Here at the IIS, we are very excited that two areas we feel passionately about are coming together in this year’s Open Access (OA) Week (24th-30th October), with the theme of ‘Open for Climate Justice’.
To mark the occasion, Tara Woolnough, Head of Publications and Operations in the IIS’s Department of Academic Research and Publications, explains why OA is so important, its relationship to climate justice, and the Institute’s own approach to these themes.
OA describes scholarly outputs that are freely available without barriers. It means that anyone with an internet connection can read and reuse research.
There are different models for OA publications, the most common being Gold, where the final version of a publication is immediately and permanently available to read for free (though there is usually an Author Processing Charge payable by the author, their institution, or a funder), and Green, where an earlier version of a publication is available after an embargo period to read for free via an OA repository.
In future, the IIS will be increasing our OA outputs for both new and previously published titles, as well as working more actively to combat climate change by promoting research on Islam and the environment.”
The OA movement goes back several decades, but has gained great momentum in recent years. During the Covid pandemic, the benefits of online, barrier-free access to academic content became clearer than ever.
Most major research funders now require outputs to be OA. In the UK, since April 2022 all research articles must be OA if they have benefited from funding from UKRI, which brings together the UK’s research councils, and from January 2024 this requirement will extend to monographs.
While this does not apply to the IIS, as we do not currently receive external funding, we are committed to supporting OA and sharing knowledge for the benefit of all. Publishing OA helps the IIS to fulfil its mandate by making our research and publications freely available to academics, the Ismaili Jamat, and all interested readers.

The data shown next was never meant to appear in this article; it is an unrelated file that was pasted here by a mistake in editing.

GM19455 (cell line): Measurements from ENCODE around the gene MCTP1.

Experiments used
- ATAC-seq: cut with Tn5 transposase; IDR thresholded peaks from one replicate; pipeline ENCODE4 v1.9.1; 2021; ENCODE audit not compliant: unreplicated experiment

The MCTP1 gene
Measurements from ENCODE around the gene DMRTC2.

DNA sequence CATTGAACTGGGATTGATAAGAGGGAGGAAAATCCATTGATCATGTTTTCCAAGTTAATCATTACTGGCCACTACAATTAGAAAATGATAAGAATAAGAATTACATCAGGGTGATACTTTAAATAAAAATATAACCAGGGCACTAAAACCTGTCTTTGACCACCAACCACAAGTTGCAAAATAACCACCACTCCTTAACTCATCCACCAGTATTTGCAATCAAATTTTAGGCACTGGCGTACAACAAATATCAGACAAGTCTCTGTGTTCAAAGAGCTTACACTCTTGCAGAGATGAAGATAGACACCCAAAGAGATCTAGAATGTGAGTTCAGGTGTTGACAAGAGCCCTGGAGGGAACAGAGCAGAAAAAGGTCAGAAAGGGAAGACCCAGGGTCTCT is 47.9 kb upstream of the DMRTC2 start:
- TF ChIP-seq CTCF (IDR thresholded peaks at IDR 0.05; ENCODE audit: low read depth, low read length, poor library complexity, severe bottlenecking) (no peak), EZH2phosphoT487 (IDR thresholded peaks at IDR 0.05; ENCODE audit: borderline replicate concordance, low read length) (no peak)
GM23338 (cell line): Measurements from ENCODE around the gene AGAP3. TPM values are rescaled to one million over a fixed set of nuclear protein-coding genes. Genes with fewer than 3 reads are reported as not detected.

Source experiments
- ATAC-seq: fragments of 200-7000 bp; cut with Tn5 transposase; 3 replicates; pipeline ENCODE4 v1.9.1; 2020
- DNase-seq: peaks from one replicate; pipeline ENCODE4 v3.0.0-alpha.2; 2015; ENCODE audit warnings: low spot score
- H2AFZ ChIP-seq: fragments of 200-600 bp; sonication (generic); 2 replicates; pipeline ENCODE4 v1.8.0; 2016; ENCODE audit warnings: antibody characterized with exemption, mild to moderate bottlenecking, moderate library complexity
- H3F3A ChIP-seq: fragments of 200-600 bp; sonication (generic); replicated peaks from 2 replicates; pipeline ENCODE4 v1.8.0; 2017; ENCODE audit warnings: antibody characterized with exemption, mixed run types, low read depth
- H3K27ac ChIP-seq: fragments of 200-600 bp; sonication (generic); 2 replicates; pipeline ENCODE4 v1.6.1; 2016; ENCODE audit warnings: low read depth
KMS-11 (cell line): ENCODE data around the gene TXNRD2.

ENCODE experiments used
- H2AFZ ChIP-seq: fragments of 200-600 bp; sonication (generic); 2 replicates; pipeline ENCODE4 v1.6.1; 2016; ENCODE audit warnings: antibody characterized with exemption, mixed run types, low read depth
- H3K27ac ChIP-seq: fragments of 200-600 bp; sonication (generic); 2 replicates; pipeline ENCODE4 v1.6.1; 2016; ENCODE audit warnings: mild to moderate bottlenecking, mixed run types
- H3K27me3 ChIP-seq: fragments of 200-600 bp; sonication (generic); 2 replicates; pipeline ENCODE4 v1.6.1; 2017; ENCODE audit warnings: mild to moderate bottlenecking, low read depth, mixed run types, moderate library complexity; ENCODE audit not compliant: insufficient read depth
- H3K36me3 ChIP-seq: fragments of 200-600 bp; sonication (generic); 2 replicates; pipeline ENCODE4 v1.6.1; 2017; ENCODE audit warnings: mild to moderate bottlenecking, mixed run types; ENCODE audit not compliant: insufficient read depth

Diagram illustrating the benefits of open access. ©Danny Kingsley and Sarah Brown via Australasian Open Access Strategy Group CCBY.
Earlier this year, we published our first OA books, with our main publishing partner IB Tauris, Bloomsbury Academic:
You can view or download these books from Bloomsbury Collections and other OA libraries online (and they are also available for purchase in print).
The reality of climate crisis is already impacting nature and people in all regions of the globe. The latest report of the Intergovernmental Panel on Climate Change makes for hard, though necessary, reading. Its findings show that humans are the main drivers of climate change, that we are set to pass the 1.5ºC threshold by 2040 and that we are close to reaching irreversible tipping points.
As the devastating effects of climate change are likely to be felt most acutely by those least responsible, climate justice is about striving for equitable approaches to climate stabilisation. One aspect of this concerns access to information and research, and that is where OA has a critical role to play.
This year’s [International Open Access Week] focus on climate justice seeks to encourage connection and collaboration among the climate movement and the international open community. Sharing knowledge is a human right, and tackling the climate crisis requires the rapid exchange of knowledge across geographic, economic, and disciplinary boundaries.”
In future, the IIS will be increasing our OA outputs for both new and previously published titles, as well as working more actively to combat climate change by promoting research on Islam and the environment. Check the IIS website for updates in 2023. In the meantime, we hope you’ll join some of the in-person and virtual events taking place as part of International Open Access Week – and spread the word about open climate justice!